David A. PALMER 宗樹人

Professor, Hong Kong Institute for the Humanities and Social Sciences(HKIHSS) / Department of Sociology, The University of Hong Kong(HKU) | profile link

Dr David A Palmer is a Professor jointly appointed by the Hong Kong Institute for the Humanities and Social Sciences and the Department of Sociology at the University of Hong Kong, which he joined in 2008. After completing his Ph.D. at the Ecole Pratique des Hautes Etudes (School for Advanced Research, Université Paris PSL), he was the Eileen Barker Fellow in Religion and Contemporary Society in the Department of Sociology of the London School of Economics and Political Science, and, from 2004 to 2008, Director of the Hong Kong Centre of the French School of Asian Studies (Ecole Française d’Extrême-Orient), located at the Institute for Chinese Studies at the Chinese University of Hong Kong.

Palmer’s interdisciplinary research and teaching is situated at the intersection of sociology and anthropology, and is informed by scholarly traditions in history, religious studies and Sinology. He is best known for his award-winning books The Religious Question in Modern China (Joseph Levenson Award of the Association for Asian Studies and PROSE award of the American Publishers’ Association, co-authored with V. Goossaert) and Qigong Fever: Body, Science and Utopia in China (Francis L.K. Hsu Award of the Society for East Asian Anthropology), both of which have become essential reading for studies on contemporary Chinese society and religion. His latest book Dream Trippers: Global Daoism and the Predicament of Modern Spirituality (Edward Bruner Prize for the best book in the Anthropology of Tourism by the American Anthropological Association and Oustanding Research Output Award of the HKU Faculty of Social Sciences; co-authored with E. Siegler) was published in 2017 by the University of Chicago Press. He has also published numerous articles, journal issues and edited volumes on Chinese religion, civil society, Daoism, the Bahá’í Faith, and modern and transnational religious movements. His writings have been published or are forthcoming in journals such as Current Anthropology, American Anthropologist, Economy and Society, The Journal of Asian Studies and Modern Asian Studies.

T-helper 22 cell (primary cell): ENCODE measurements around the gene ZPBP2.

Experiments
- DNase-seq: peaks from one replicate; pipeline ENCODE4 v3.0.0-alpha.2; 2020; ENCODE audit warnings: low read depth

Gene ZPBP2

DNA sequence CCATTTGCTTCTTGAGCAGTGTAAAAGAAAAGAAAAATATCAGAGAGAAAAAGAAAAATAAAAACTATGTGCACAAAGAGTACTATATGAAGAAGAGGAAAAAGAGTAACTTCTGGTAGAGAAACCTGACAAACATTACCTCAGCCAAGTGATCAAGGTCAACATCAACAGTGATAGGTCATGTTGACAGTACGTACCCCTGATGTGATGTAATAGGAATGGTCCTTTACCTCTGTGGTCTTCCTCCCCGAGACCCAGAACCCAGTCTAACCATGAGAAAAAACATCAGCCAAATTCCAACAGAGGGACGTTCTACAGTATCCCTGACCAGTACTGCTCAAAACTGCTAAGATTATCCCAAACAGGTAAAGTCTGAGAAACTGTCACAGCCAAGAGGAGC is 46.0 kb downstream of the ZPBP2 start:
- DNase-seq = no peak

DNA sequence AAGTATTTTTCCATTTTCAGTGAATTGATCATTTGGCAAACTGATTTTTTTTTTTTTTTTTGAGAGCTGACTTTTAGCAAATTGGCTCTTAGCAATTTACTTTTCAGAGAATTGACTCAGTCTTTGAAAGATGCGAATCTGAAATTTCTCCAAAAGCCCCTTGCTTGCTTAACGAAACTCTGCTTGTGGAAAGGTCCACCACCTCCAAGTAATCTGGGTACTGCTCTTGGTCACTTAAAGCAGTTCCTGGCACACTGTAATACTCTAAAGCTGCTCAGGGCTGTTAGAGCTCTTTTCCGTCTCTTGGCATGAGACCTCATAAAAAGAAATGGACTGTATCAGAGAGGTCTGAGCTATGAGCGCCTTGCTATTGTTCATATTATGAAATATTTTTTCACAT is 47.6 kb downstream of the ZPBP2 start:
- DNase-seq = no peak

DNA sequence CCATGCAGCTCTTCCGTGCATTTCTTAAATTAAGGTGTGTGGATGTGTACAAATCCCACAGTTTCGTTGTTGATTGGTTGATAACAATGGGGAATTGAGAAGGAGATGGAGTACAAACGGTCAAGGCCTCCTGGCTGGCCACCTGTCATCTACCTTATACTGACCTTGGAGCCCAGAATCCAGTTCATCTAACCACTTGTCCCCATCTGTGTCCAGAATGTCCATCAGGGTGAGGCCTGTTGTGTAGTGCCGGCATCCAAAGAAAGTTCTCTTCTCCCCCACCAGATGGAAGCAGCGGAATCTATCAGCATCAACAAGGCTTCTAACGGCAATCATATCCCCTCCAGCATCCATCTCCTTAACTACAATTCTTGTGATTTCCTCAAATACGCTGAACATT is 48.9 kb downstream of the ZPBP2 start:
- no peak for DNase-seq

He leads the “Asian Religious Connections” research cluster at the Hong Kong Institute for the Humanities and Social Sciences, where he directs a GRF grant on “Daoism, Ethnic Identity and State Socialism: the Lanten Yao on the China-Vietnam-Laos Borderland” and a CRF grant on “Infrastructures of Faith: Religious Mobilities on the Belt and Road.”

BRI Mapbox: An Online Map Generating Database

The BRI Mapbox illustrates the spatial configuration between infrastructures and religious factors in the BRI region. This work maps out and correlates routes, borders, railroads, pipelines, ports and free trade zones with demographic, economic and geo-political data in both contemporary and retrospective timeframes. These spatial features form a...

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Spacializing the BRI in the History of Asian Imperial Imaginations

This subproject situates the contemporary mapping of the BRI within the history of the spacial imagination of Asia, using the notion of “empire” as a conceptual tool to interrogate how the connecting and separation of places through networks and infrastructures of trade and religion have been associated with different imaginations, juxtapositions...

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